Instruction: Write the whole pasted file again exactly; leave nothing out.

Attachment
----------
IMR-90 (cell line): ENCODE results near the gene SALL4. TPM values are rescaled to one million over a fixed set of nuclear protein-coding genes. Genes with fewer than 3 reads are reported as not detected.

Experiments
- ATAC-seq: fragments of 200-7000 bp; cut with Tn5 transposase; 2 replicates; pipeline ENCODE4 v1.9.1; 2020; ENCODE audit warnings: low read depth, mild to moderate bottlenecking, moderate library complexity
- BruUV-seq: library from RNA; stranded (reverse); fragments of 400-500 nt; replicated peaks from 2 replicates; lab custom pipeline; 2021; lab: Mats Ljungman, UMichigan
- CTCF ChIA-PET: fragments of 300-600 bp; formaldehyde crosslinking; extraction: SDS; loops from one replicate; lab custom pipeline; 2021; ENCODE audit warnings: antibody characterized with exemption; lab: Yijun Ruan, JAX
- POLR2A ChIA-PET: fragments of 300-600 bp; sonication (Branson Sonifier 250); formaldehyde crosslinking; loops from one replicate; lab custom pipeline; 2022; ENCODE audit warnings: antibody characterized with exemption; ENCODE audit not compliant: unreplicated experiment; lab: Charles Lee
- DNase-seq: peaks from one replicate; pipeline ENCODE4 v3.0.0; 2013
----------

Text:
IMR-90 (cell line): ENCODE results near the gene SALL4. TPM values are rescaled to one million over a fixed set of nuclear protein-coding genes. Genes with fewer than 3 reads are reported as not detected.

Experiments
- ATAC-seq: fragments of 200-7000 bp; cut with Tn5 transposase; 2 replicates; pipeline ENCODE4 v1.9.1; 2020; ENCODE audit warnings: low read depth, mild to moderate bottlenecking, moderate library complexity
- BruUV-seq: library from RNA; stranded (reverse); fragments of 400-500 nt; replicated peaks from 2 replicates; lab custom pipeline; 2021; lab: Mats Ljungman, UMichigan
- CTCF ChIA-PET: fragments of 300-600 bp; formaldehyde crosslinking; extraction: SDS; loops from one replicate; lab custom pipeline; 2021; ENCODE audit warnings: antibody characterized with exemption; lab: Yijun Ruan, JAX
- POLR2A ChIA-PET: fragments of 300-600 bp; sonication (Branson Sonifier 250); formaldehyde crosslinking; loops from one replicate; lab custom pipeline; 2022; ENCODE audit warnings: antibody characterized with exemption; ENCODE audit not compliant: unreplicated experiment; lab: Charles Lee
- DNase-seq: peaks from one replicate; pipeline ENCODE4 v3.0.0; 2013